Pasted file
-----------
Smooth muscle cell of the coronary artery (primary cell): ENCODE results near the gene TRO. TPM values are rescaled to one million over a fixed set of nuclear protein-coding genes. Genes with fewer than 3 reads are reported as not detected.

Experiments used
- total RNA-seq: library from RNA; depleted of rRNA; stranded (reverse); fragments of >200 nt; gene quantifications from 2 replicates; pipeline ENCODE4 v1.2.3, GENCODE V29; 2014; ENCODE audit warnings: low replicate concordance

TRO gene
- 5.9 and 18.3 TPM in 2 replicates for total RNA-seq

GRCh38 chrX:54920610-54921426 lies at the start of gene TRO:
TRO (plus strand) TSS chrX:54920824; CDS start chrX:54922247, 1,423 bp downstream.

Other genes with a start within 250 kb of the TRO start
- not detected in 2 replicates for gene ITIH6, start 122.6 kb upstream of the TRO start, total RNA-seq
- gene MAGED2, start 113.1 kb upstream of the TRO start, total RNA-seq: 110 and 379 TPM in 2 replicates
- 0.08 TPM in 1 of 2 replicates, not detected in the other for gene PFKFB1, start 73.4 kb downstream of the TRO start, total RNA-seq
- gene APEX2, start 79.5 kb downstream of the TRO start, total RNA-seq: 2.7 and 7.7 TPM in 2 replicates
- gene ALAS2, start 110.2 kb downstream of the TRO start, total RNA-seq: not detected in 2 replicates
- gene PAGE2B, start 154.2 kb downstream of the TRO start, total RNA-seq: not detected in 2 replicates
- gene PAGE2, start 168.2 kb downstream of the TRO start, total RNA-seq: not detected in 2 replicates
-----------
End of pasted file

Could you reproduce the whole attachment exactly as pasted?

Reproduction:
Smooth muscle cell of the coronary artery (primary cell): ENCODE results near the gene TRO. TPM values are rescaled to one million over a fixed set of nuclear protein-coding genes. Genes with fewer than 3 reads are reported as not detected.

Experiments used
- total RNA-seq: library from RNA; depleted of rRNA; stranded (reverse); fragments of >200 nt; gene quantifications from 2 replicates; pipeline ENCODE4 v1.2.3, GENCODE V29; 2014; ENCODE audit warnings: low replicate concordance

TRO gene
- 5.9 and 18.3 TPM in 2 replicates for total RNA-seq

GRCh38 chrX:54920610-54921426 lies at the start of gene TRO:
TRO (plus strand) TSS chrX:54920824; CDS start chrX:54922247, 1,423 bp downstream.

Other genes with a start within 250 kb of the TRO start
- not detected in 2 replicates for gene ITIH6, start 122.6 kb upstream of the TRO start, total RNA-seq
- gene MAGED2, start 113.1 kb upstream of the TRO start, total RNA-seq: 110 and 379 TPM in 2 replicates
- 0.08 TPM in 1 of 2 replicates, not detected in the other for gene PFKFB1, start 73.4 kb downstream of the TRO start, total RNA-seq
- gene APEX2, start 79.5 kb downstream of the TRO start, total RNA-seq: 2.7 and 7.7 TPM in 2 replicates
- gene ALAS2, start 110.2 kb downstream of the TRO start, total RNA-seq: not detected in 2 replicates
- gene PAGE2B, start 154.2 kb downstream of the TRO start, total RNA-seq: not detected in 2 replicates
- gene PAGE2, start 168.2 kb downstream of the TRO start, total RNA-seq: not detected in 2 replicates